Successful Collaborative Selling: Part 1
Posted: 5/6/2010 by 9
Part 1: The Squeeze Play
I’ve been at the strategic alliances game a long time, and in my experience the most difficult aspect of building partnerships has been facilitating successful collaborative selling between two companies. Selling with partners is an unnatural act for most seasoned sales reps, and something that they often fiercely resist – and to complicate matters, alliance managers typically have no direct authority over the sales force – either their own or their partner’s – only influence.
Not all alliances involve collaborative sales, but if yours do in some form – sell with, sell through, meet in the channel, or another model – then I’m sure you can identify with how hard this can be. Over the years I’ve stumbled upon a few things that seem to work well, and in this brief series of blog posts I’ll share a couple of ideas with you in the hope that they save you some time and help you to increase the success of your own collaborative selling efforts.
For the purposes of this material I’m going to assume that all of the other components of a successful alliance – sponsorship, alignment, governance, value prop, lead gen, etc. – are already in place, and focus on the last two pieces in the collaborative selling puzzle – influencing your partner’s sales organization, and influencing your own. Here I will address getting the right behaviors from your own sales force, and Part 2 will address getting the same from your partner.
Barney Does Not Work in Sales
In the enterprise technology world where I have spent most of my career, salespeople are not recruited for their collaboration skills – they are hired and promoted because they are closers. They deliver results and are rewarded accordingly. Don’t expect to hear a lot of reps singing Kumbaya around the campfire – except perhaps at the obligatory annual sales kickoff. They are lone wolves, used to running their own show, and highly motivated by only two things – dollars and cents – and they get these things through control over every aspect of their deals.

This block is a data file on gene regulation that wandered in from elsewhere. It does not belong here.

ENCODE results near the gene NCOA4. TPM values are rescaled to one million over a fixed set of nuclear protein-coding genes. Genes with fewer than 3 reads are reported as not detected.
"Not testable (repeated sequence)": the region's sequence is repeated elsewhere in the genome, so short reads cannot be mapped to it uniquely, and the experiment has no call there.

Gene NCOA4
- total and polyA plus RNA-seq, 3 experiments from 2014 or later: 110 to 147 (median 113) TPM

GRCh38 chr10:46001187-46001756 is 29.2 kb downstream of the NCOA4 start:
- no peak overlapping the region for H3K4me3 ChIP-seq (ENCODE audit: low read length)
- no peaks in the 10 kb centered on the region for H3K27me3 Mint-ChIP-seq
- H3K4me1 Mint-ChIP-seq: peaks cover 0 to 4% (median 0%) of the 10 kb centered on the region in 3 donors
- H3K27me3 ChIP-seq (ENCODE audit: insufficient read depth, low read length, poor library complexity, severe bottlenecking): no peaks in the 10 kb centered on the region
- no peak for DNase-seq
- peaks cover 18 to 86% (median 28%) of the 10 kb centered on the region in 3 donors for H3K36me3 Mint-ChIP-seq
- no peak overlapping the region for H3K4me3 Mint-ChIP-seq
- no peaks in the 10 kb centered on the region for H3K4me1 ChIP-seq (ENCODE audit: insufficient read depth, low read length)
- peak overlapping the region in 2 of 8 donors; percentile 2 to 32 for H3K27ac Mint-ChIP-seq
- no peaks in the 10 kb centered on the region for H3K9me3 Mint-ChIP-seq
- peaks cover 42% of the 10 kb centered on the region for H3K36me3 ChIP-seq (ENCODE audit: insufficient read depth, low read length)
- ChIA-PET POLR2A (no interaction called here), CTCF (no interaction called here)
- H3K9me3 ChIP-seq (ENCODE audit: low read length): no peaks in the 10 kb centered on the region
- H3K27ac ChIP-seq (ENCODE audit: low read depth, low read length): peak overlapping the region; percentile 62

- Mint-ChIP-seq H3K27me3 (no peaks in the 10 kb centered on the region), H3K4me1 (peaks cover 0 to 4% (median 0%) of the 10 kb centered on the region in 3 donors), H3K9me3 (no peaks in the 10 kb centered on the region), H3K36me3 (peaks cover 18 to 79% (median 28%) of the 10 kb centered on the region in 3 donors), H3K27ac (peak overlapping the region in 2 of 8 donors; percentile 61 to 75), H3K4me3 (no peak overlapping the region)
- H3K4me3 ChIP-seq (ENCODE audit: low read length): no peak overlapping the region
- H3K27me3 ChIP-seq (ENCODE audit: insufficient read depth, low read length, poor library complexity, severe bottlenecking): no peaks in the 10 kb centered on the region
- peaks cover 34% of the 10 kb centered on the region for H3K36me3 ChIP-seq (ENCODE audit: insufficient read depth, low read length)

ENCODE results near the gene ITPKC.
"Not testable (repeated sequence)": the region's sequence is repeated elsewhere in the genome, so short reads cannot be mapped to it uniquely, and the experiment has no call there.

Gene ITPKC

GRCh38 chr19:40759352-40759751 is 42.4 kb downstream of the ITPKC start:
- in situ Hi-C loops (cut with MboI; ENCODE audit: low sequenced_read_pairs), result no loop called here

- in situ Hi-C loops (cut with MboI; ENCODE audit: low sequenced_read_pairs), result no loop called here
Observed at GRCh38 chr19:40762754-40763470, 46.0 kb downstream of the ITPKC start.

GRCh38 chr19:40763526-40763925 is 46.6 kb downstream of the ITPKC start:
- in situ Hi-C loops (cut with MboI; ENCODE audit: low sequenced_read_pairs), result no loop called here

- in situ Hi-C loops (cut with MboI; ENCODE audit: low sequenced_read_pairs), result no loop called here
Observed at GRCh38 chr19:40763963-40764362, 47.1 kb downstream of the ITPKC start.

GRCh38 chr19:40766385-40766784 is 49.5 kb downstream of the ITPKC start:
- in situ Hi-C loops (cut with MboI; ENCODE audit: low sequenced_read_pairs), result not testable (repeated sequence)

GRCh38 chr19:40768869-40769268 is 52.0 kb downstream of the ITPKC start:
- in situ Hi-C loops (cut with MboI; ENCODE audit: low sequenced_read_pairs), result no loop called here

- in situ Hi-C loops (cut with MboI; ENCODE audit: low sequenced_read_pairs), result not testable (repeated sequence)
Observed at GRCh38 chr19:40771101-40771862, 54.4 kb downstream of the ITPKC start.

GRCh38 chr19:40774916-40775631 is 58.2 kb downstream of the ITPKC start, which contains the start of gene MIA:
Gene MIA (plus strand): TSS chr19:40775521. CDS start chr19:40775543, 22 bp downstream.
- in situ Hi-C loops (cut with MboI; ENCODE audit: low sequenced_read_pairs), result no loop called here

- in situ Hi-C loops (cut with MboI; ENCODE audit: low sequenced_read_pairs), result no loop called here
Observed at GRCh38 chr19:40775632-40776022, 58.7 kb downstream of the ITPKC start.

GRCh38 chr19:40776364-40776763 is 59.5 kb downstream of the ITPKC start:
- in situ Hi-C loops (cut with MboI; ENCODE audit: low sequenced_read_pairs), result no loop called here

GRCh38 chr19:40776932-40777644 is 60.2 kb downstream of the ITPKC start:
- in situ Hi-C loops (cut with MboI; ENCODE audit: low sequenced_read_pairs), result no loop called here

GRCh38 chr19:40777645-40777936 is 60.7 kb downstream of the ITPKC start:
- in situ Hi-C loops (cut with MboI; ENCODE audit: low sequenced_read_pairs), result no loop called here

For these folks, partnering in the sales process is an unnatural act. When you say alliance or partner, they hear “warm lead.” They are not thrilled with the idea of sharing the sales process with another person, let alone allowing them to have conversations with a prospect without them in the room, and they perceive (often correctly) that joint selling will simply complicate the deal and extend the sales cycle.
The Squeeze Play
So how do you get your sales reps to do it anyway? After requesting, cajoling, and outright begging many reps to play ball over the years, I have learned that the most effective way to consistently get your sales reps to play nice with partners is a combination of a) getting their boss to make them do it as a structural requirement of their job, and then b) making it extremely easy for them to succeed. If the two principal motivators in business are fear and greed, then you must essentially play to both – fear of failing at the job their boss expects them to do, and greed for the “easy money” that partnered selling can provide.
On playing to fear, you absolutely must have buy-in from the head of Sales in your company that selling with partners is an important part of their organization’s job. You cannot succeed without this support, and if you don’t have it your company must fix this at an executive level before you can expect any results whatsoever.